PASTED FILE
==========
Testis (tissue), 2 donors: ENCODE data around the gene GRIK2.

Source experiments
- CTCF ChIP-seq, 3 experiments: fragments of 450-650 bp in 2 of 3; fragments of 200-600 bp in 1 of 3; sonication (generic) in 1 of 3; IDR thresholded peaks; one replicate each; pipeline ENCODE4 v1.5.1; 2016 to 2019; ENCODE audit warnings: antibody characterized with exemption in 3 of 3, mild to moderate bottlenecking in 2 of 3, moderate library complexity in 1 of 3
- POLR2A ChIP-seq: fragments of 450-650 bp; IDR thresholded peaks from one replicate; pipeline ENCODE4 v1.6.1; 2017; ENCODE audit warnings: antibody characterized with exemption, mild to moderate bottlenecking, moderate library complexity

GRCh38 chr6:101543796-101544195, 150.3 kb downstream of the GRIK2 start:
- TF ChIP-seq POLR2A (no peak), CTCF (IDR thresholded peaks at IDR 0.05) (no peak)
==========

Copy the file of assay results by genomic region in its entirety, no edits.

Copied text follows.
Testis (tissue), 2 donors: ENCODE data around the gene GRIK2.

Source experiments
- CTCF ChIP-seq, 3 experiments: fragments of 450-650 bp in 2 of 3; fragments of 200-600 bp in 1 of 3; sonication (generic) in 1 of 3; IDR thresholded peaks; one replicate each; pipeline ENCODE4 v1.5.1; 2016 to 2019; ENCODE audit warnings: antibody characterized with exemption in 3 of 3, mild to moderate bottlenecking in 2 of 3, moderate library complexity in 1 of 3
- POLR2A ChIP-seq: fragments of 450-650 bp; IDR thresholded peaks from one replicate; pipeline ENCODE4 v1.6.1; 2017; ENCODE audit warnings: antibody characterized with exemption, mild to moderate bottlenecking, moderate library complexity

GRCh38 chr6:101543796-101544195, 150.3 kb downstream of the GRIK2 start:
- TF ChIP-seq POLR2A (no peak), CTCF (IDR thresholded peaks at IDR 0.05) (no peak)